It was nighttime when we reached Prague, the first objective of our trip through Europe. We were accommodated in the new city, at a hotel in an area with gray blocks of flats, which reminded us of the communist era.
Before midnight, we went to visit the historical center of the old city. It was a warm and pleasant August night. The impression that the old center left upon us was overwhelming and we still carry it with us to this day. Prague has one of the best preserved medieval squares in the world and it was included in the UNESCO heritage sites list. Set along the banks of the Vltava River, it is considered one of the most beautiful cities in the world and truly deserves to be called “The Golden City”, “The City of a Hundred Spires”, “Prague-Mother of Cities” or “The Paris of the East”. The 600 year old architecture has been preserved in an excellent state, as if untouched by the devastating wars that rampaged the continent.
The square in the old historical center, dates from the 11th century. It was filled with visitors as if it was the middle of the day. Everything was brightly lit, the historical and architectural monuments seemed golden and the atmosphere was lively and relaxing. In the middle of the square there’s an imposing monument dedicated to the religious reformer Jan Hus, a national symbol for Czech people. The City Hall impresses with its tower with the famous Astronomical Clock, one of the oldest and most elaborate clockworks ever made. There are two magnificent churches in the opposite side of the square. St. Nicholas Church was built in a baroque style. The Church of the Virgin Mary is a fabulous Gothic style building. The labyrinth of old streets, alleys and the paved passageways all emerge into the central square.
We walked on the famous Charles Bridge, also known as the Stone Bridge, which connects the tower in the old historical center with the tower in Mala Strana, thus connecting the old and the new cities. It was a walk between centuries. The bridge, one of the greatest treasures in Prague architecture, is the pride of the city. Together with the tower that was raised during the Middle Ages to defend the citadel, it served as the main entrance in the Prague Castle. With a length of 515 m and sustained by 16 pylons, the bridge is decorated with baroque statues. From here, we admired the Vltava River and the recreation boats that were sailing in the night. We were once again impressed by the cheerfulness of a group of youngsters on the Vltava, having a great time on the deck of a small ship.
We returned to the square in the old center, where we lingered for a while, admiring the landmarks from a terrace where we enjoyed a beer. The romantic walk in the night was a journey through time and will remain one of the greatest memories about this magic city.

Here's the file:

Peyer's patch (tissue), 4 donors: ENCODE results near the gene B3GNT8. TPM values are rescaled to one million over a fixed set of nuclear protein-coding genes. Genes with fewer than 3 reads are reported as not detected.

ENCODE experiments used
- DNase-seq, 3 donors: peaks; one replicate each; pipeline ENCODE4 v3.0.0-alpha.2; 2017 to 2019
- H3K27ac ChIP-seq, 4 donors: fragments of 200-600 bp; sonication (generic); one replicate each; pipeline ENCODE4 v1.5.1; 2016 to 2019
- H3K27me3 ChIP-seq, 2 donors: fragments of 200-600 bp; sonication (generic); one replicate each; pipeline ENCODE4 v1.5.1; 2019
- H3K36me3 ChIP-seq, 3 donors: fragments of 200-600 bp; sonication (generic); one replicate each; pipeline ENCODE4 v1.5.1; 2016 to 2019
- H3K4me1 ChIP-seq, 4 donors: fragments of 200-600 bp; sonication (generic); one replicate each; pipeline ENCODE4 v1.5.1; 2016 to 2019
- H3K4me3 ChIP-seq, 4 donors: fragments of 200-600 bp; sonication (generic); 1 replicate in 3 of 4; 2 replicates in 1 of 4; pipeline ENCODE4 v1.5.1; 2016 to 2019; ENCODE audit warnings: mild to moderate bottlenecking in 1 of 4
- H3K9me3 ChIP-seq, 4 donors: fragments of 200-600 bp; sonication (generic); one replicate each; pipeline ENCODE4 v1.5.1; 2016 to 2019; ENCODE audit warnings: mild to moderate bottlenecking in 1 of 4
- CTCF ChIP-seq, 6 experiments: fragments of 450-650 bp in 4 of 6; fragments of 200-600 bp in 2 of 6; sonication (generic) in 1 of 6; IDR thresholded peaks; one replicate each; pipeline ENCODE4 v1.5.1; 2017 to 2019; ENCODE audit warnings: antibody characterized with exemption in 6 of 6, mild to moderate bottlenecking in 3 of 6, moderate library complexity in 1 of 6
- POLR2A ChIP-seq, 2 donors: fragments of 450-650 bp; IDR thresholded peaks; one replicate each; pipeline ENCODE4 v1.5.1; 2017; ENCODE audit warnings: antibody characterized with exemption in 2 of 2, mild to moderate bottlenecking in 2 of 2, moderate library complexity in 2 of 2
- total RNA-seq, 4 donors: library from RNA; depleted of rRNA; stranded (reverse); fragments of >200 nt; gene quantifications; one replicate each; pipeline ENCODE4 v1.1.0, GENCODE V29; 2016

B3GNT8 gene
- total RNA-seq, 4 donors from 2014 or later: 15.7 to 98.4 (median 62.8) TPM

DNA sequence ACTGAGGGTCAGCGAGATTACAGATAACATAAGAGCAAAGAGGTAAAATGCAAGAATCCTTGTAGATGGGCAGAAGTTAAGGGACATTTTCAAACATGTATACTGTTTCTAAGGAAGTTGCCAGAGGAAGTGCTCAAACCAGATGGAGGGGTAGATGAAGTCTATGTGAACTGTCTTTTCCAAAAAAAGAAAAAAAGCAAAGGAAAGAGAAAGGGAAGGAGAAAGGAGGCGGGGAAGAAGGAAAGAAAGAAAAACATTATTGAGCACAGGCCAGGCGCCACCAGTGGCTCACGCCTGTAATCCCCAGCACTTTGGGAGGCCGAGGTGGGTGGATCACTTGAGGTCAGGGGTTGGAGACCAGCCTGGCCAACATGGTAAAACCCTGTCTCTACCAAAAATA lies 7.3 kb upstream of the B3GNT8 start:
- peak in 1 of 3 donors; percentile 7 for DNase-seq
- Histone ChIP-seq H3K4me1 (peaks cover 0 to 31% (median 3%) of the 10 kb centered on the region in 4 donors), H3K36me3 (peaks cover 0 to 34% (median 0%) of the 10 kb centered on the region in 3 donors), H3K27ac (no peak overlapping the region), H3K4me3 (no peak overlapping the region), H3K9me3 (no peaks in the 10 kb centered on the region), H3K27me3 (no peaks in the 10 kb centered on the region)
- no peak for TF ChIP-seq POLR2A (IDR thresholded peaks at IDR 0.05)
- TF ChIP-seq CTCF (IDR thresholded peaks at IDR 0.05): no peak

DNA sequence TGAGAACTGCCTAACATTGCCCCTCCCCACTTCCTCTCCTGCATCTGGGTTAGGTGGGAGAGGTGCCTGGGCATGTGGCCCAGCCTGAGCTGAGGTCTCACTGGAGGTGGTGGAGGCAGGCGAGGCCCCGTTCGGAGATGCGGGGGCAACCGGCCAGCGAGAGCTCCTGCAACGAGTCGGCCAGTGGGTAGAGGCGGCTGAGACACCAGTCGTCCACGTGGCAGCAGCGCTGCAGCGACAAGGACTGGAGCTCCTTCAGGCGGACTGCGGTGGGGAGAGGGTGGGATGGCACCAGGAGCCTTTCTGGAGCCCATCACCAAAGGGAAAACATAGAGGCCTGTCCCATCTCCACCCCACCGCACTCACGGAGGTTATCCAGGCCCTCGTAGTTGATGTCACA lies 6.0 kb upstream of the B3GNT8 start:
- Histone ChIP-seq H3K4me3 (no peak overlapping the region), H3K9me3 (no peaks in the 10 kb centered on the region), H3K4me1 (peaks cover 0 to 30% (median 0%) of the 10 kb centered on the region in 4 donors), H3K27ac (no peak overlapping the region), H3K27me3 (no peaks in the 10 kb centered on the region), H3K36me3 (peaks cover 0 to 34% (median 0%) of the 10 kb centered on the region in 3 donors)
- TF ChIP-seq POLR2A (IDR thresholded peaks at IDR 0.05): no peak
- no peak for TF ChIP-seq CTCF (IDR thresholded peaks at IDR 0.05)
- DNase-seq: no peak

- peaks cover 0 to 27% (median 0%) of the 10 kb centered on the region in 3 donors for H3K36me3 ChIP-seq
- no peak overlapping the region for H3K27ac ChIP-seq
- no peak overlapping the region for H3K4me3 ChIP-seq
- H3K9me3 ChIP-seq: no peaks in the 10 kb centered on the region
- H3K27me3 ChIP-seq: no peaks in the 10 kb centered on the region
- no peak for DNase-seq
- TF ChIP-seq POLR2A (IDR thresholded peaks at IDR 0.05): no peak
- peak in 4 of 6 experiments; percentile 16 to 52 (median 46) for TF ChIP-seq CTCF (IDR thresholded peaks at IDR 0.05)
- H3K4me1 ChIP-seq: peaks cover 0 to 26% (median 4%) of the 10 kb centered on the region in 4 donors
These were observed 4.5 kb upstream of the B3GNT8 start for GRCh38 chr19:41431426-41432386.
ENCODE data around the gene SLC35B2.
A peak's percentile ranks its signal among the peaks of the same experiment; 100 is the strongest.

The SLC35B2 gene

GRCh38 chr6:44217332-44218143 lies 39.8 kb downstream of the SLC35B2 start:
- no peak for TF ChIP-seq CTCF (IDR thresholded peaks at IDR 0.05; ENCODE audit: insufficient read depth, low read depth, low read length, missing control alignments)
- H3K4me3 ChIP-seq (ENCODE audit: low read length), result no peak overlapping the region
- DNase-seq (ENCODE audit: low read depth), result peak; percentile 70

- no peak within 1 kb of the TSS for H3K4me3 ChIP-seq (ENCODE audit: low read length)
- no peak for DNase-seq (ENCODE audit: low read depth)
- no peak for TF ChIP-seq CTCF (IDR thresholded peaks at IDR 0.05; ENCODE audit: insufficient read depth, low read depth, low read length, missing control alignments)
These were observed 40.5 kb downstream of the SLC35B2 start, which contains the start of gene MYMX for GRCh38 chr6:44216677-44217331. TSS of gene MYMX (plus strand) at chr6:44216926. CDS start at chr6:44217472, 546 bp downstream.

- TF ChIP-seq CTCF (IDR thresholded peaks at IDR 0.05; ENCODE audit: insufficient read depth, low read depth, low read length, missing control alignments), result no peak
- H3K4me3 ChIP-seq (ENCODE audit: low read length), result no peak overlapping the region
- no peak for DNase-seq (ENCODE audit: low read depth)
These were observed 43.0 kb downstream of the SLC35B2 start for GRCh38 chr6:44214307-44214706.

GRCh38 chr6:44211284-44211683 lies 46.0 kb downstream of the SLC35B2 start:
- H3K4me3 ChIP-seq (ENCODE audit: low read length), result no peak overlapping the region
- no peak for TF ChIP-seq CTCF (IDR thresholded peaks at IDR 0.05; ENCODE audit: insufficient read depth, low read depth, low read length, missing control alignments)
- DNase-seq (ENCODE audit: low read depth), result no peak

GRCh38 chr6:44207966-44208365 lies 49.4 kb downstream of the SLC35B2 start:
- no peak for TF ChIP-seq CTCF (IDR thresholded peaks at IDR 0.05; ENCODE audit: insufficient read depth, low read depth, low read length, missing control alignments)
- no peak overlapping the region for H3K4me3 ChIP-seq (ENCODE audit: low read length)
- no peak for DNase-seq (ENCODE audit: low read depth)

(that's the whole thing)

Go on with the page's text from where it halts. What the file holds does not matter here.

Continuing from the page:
The next morning we went to the Prague Castle. This is the castle of the kings of Bohemia and it dominates the Vltava Valley. It was built in the 9th century and it is the largest medieval complex in Europe. It is also the major touristic attraction in Prague. It hosts spectacular museums and jewelry and served as home to princes and kings for 11 centuries. Beginning with 1918, it became home to the country’s presidents.
Inside the complex, we visited the St. Vitus Cathedral, the largest and most important in the country. It was built following the French Gothic style, with several chapels, frescoes and tombs. In the Coronation chamber we admired the Crown jewels. In the cathedral’s crypt lie buried saints, kings and princes of Bohemia. The interior of the cathedral has a central nave with two wings, beautiful stained glass works and frescoes, all glittering with decorations. It has several adjacent chapels and the most beautiful is the one with the tomb of St. Vaclav, which is also a pilgrimage site. From the upper wing of the cathedral we could see the 109 m tall clock tower. On the right side of the tower lies the old entrance in the cathedral. Above it there’s a golden mosaic that represents Doomsday.
We descended on the Golden Lane, which is a narrow street with historical houses, built inside the castle walls, exhibiting armors, medieval textiles and souvenirs. This was once the residence of alchemists and the imperial entourage. Nowadays it is a fascinating street with a spectacular scenery.
It was by evening time that we returned to the square in the old center. We arrived just in time to watch the Procession of the Twelve Apostles at the Astronomical Clock. The clock was installed at the top of the tower at the beginning of the 15th century and has three main components. The astronomic quadrant shows the position of the sun and the moon, as well as other astronomical details. “The Walk of the Apostles” is a show staged by the figures of the apostles each time the clock strikes the exact hour. There’s also a quadrant representing the twelve months of the year. We waited in front of the tower, along with many other tourists, in an overwhelming heat, just for this one unique moment. The image was fantastic. At 12 o’clock, a skeleton pulled a string to ring a small bell. Then a window opened and, through it, the twelve apostles emerged. A golden rooster told the time and then the bells of the clock began to sing. This was the last and the most stunning memory I keep from amazing Prague. It took a hold of me by its charm, authenticity and history and I have a strong desire to return someday.